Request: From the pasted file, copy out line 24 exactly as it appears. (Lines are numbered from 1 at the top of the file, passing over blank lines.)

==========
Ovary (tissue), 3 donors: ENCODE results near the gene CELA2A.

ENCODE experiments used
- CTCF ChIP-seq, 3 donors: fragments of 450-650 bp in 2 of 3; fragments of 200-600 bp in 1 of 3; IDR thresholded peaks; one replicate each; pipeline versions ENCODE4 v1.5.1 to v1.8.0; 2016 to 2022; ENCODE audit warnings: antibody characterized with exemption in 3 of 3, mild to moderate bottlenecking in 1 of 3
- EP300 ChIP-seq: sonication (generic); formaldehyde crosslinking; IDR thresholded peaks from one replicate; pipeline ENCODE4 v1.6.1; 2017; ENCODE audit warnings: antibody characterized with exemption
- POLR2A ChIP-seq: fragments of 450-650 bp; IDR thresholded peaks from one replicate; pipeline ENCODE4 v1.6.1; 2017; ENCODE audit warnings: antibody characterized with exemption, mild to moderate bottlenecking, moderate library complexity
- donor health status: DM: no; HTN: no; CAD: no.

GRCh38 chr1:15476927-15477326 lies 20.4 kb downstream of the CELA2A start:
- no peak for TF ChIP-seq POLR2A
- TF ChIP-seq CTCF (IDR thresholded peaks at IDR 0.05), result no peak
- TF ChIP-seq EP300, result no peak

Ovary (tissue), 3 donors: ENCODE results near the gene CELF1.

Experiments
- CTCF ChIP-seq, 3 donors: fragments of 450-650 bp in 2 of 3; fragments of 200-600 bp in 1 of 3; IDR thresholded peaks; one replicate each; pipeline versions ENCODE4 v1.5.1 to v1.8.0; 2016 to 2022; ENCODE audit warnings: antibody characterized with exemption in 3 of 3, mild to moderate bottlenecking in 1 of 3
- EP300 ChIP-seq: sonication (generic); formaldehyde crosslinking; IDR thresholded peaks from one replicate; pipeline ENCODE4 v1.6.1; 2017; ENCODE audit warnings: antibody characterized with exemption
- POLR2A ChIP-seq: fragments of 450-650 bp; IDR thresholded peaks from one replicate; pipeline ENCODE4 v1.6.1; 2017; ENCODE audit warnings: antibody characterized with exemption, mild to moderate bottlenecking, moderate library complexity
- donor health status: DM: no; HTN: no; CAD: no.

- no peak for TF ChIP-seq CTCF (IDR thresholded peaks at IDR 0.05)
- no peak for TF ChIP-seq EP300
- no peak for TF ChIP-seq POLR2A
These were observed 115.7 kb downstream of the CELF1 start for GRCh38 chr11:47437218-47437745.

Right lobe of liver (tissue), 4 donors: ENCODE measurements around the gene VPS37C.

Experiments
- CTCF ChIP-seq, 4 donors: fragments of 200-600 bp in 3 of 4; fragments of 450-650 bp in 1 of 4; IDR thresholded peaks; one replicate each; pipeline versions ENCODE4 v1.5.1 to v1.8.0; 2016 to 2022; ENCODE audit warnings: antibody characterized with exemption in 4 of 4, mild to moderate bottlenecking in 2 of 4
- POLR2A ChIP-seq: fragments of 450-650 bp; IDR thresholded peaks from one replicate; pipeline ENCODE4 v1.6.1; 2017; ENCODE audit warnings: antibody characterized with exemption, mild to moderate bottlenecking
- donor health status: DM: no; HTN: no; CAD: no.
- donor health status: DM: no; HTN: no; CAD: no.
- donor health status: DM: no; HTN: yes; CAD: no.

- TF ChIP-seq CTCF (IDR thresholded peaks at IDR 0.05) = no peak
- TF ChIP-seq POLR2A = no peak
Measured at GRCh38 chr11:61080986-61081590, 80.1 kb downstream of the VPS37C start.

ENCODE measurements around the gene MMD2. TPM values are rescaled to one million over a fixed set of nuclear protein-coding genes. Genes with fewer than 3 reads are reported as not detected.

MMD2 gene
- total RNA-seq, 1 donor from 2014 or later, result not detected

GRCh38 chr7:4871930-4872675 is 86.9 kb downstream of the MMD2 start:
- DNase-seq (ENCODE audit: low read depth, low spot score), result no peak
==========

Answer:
- POLR2A ChIP-seq: fragments of 450-650 bp; IDR thresholded peaks from one replicate; pipeline ENCODE4 v1.6.1; 2017; ENCODE audit warnings: antibody characterized with exemption, mild to moderate bottlenecking